Sunday, May 4, 2014

Shira Bitan and Salome Rebello perform scenes from Grigori Frid's "Diary of Anne Frank"

In anticipation of Holocaust Memorial Day, nine scenes from the mono-opera “The Diary of Anne
Frank” (1975) by Grigori Frid were performed by soprano Shira Bitan and pianist Salome Rebello on April 27th 2014 at the Moreshet Yisrael Synagogue, Jerusalem.

Growing up in Jerusalem, Shira Bitan sang in the Ankor Youth Choir, taking voice lessons with Cilla Grossmeyer. As a student of Pnina Schwartz and Anat Efrati, she undertook Bachelor- and Master’s degrees in voice at the Jerusalem Academy of Music and Dance, also completing an undergraduate degree in orchestral conducting. Shira Bitan has soloed in operas and has participated in master classes. Her repertoire ranges from early Baroque music to that of the 21st century. A member of several ensembles, she is also active in promoting awareness to contemporary works of young composers in Israel and further afield.

Having graduated with a Bachelor’s degree in Sociology from Mumbai University, Salome Rebello immigrated to Israel from Mumbai, India, in 2008.She completed her B.Mus. at the Jerusalem Academy of Music and Dance, majoring in piano performance (Revital Hachamoff) and choral conducting. She is currently completing a Master’s degree in choral conducting under Prof. Stanley Sperber. A professional choral singer, Salome Rebello conducts two choirs in Jerusalem and teaches piano.

Born in St. Petersburg, the prolific composer Grigori Frid (1915-2012) composed in several genres, from “social Realism” to twelve-tone and other contemporary styles. His oeuvre includes three symphonies, several instrumental concertos, music for theatre and cinema, stage music as well as vocal- and chamber music. In addition to composing, Frid was a painter, also writing a number of books of recollections. His best known musical works are his two chamber operas – “The Letters of van Gogh” (1975) for baritone and chamber ensemble and “The Diary of Anne Frank” (1968), a monodrama of 21 scenes for soprano and chamber orchestra. Completed within five months, both music and libretto to “Anna Frank” were written by Frid, interpolating Anne Frank’s original text. The opera was premiered with piano accompaniment at the All-Union House of Composers in Moscow in 1972. Drafted into the army, Frid experienced the horrors of the Second World War first hand. In his introduction to the “mono-opera”, as he referred to it, he wrote “Racism, violence and anti-Semitism were not just bare words for me.”

Born in Frankfurt in 1929, Anne Frank moved to Amsterdam in 1933 with her family. By May 1940, they were trapped in Amsterdam by German occupation of the Netherlands. In 1942, the family went into hiding in some concealed rooms in the building where Anne’s father worked. Two years later, the group was betrayed and transported to concentration camps. Anne and her sister were taken to Bergen-Belsen, where they both died of typhus in 1945. Penned in Dutch, Anne wrote the diary at age 13 when in hiding in Holland. Her dream was to publish it after the war. Frid wrote the opera as a series of brief scenes, such as “Birthday”, “School”, “Summons to the Gestapo”, “The Hideout” and scenes dealing more with thoughts, memory and fantasy. Not only depicting the girl’s fate, the diary entries show the mental and psychological pressure under which the girl is living but also her positive character and will to live. Frid makes use of tonality as well as twelve-tone technique and aleatoric moments.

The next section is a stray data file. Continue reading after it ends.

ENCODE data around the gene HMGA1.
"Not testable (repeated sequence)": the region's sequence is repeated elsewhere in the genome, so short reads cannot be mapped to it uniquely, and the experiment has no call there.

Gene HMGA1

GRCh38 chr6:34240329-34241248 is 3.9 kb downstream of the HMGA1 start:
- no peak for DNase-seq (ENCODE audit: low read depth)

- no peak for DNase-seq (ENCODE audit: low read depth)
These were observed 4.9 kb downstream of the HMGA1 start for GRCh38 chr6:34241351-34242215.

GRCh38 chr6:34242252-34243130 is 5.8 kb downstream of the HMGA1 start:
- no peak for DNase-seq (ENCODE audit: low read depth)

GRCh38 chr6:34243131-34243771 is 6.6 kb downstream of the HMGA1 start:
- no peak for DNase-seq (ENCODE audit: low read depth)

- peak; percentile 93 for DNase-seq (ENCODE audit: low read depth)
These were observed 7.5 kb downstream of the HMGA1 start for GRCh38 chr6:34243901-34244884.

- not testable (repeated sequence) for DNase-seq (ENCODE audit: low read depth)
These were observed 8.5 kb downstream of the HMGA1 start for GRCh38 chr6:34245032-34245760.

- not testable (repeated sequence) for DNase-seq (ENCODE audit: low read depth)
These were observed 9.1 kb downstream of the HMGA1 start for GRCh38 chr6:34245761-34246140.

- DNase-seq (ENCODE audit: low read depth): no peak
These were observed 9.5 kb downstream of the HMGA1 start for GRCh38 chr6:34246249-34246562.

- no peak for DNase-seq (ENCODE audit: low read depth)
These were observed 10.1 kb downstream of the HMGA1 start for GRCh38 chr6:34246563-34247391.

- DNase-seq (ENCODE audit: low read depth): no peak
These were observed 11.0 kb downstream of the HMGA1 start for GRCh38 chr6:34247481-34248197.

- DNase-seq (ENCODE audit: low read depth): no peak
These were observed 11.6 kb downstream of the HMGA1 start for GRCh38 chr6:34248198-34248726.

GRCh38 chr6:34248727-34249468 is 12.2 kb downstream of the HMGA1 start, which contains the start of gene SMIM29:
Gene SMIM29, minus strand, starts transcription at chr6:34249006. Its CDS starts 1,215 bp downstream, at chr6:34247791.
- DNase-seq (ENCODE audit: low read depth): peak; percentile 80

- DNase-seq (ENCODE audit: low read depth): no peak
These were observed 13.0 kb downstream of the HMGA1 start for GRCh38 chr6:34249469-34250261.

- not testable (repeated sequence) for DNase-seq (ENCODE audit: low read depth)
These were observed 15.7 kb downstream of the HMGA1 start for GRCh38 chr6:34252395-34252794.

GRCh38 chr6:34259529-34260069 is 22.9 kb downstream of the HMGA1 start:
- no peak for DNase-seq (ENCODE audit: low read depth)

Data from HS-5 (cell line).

Shira Bitan and Salome Rebello chose to perform the work in German. The audience was provided with the text printed in German, Hebrew and English. Bitan was impressive in the manner in which she brought each individual scene to life: with a sense of girlish freedom, flexibility of voice and of facial expression, Bitan revealed the young girl’s poetic and expressive strength as she presented her inner life in the lyrical narrative. The thorny musical text, with its angular lines and sudden leaps, its musical language colored with hints of Shostakovich, Weill, Hindemith, jazz, etc., makes great demands on the singer. Bitan managed the technical- and emotional tour-de-force admirably, its tender, anxious, comical and fearful moments, its fantasies, its mood swings, the girl’s awakening of feelings of love for Peter, moments of horror and also nostalgia. The piano part was handled no less skillfully by Rebello: the instrumental text frequently sets the scene, providing a varied, vivid and powerful dramatic backdrop, at times laughing and joking along with the sung text, at times fraught with warnings of what was to come, its ghoulish messages contrasted against the girl’s optimism. Rebello collaborated closely with Bitan, her sensitive touch and imagination combining with her skilful use of pianistic timbres. Rendering the scintillating octaves of the Finale menacing and powerful, despite their weightlessness, the long, thought-provoking piano epilogue concluding the work in haunting sounds, as it echoed Anne Frank’s life philosophy:
“I truly believe that nature can redeem all suffering. When I look at the sky, then I think to myself that all these horrors will have an end and peace and serenity will again rule the land…As long as we keep looking fearlessly to the sky…”

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